3. Our Sexual History Will Always Affect Us, But It Doesn’t Always Have to Haunt Us

I don’t want to make it sound like those who have a sexual past will be dismissed of all consequences, because that is simply untrue. Ask any Christ-centered married couple in which one or both partners have dabbled in the world of sexuality outside of marriage and they will be able to point to the consequences of that behavior somewhere in their relationship.

That said, anyone who enters into marriage brings their own list of things to work through, whether it be a sexual past, family problems, past sins, spending habits, communication deficits or anything else. Who of us is perfect when it comes to purity of the mind, body and soul? These things may affect our relationship, but we can work through them together with our partner to build a strong relationship.

When it comes to purity, I think it would do us all good to remind ourselves to look at the big picture. There is no doubt that Jesus calls us to live a life of sexual purity. He loves relationships, and He wants us to go into them with as little baggage and pain as possible, because He knows the difficulties that come when two flawed human beings become one.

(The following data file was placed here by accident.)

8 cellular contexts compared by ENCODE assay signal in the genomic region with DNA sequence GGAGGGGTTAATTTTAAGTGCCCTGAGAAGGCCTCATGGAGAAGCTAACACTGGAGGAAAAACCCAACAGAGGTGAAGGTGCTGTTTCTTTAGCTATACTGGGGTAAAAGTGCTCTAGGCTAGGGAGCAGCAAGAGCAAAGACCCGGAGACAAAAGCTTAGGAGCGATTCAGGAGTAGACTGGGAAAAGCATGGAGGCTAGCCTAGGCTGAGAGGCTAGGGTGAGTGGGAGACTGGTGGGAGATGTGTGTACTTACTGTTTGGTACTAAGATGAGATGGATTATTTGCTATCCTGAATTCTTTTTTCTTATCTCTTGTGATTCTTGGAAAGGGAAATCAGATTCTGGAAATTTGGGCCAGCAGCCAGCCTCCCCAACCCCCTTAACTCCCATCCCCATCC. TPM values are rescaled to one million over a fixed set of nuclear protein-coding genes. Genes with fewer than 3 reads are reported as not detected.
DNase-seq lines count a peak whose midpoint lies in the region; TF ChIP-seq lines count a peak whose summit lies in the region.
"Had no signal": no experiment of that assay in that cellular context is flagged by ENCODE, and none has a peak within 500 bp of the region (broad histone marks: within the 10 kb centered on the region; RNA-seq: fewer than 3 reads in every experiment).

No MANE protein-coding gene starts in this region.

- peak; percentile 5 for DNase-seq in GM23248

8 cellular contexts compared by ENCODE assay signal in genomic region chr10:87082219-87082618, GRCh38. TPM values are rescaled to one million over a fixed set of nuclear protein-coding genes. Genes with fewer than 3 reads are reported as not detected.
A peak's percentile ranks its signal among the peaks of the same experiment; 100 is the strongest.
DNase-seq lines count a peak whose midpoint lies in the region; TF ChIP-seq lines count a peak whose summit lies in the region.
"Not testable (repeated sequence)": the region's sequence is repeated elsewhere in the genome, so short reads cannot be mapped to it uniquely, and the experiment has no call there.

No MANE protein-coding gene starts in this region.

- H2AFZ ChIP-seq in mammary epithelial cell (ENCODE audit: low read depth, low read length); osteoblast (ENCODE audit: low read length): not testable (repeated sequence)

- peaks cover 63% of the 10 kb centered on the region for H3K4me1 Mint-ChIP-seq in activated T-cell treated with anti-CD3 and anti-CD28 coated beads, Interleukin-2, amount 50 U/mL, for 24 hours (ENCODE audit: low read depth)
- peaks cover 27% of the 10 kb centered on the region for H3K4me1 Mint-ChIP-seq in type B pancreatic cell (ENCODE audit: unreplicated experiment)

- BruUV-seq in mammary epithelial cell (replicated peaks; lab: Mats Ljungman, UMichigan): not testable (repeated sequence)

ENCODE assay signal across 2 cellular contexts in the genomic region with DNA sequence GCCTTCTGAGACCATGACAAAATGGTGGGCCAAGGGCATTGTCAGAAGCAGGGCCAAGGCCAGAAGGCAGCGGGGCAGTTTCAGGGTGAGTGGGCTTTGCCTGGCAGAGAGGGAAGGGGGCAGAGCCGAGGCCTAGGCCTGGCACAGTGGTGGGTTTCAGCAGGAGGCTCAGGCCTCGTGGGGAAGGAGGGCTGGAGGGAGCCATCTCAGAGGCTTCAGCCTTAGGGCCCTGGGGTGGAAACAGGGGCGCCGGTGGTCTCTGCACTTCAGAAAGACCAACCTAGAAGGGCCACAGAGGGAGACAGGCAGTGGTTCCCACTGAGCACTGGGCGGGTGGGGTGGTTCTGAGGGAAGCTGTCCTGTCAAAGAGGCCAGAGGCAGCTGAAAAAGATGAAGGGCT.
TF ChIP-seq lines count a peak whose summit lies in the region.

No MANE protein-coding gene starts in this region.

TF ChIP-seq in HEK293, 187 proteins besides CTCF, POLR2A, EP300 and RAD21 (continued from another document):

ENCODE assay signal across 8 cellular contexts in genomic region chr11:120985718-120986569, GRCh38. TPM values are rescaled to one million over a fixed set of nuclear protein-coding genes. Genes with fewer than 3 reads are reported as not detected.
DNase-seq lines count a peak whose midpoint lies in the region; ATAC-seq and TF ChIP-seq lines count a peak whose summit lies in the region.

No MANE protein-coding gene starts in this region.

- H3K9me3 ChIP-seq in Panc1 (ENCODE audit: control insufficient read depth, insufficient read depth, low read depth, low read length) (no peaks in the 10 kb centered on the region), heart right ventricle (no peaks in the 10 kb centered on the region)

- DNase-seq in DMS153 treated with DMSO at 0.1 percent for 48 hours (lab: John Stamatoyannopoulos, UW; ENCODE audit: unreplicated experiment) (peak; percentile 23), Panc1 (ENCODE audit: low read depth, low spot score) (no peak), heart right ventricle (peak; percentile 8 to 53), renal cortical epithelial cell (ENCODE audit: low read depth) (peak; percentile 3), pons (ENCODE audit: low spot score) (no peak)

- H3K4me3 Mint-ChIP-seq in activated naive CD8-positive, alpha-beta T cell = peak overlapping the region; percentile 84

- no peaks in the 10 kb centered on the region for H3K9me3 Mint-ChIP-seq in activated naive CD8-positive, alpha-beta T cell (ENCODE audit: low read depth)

However, no matter what we’ve done, Jesus loves us unconditionally, takes us back again and again, and empowers us to live holy and righteous lives in the here and now.

Look for that kind of purity in your pursuit of relationships: a purity that permeates every part of your partners present life—mind, body and soul; a purity that is dictated by who they are in Christ today, not just by where they have come from; a purity that has room for grace, mercy and forgiveness.

Because frankly, those are the qualities that you will desperately need in marriage more than any other trait.

Have a question? Good! Send an email to [email protected]. All identifying information will be kept anonymous.

An earlier version of this article appeared at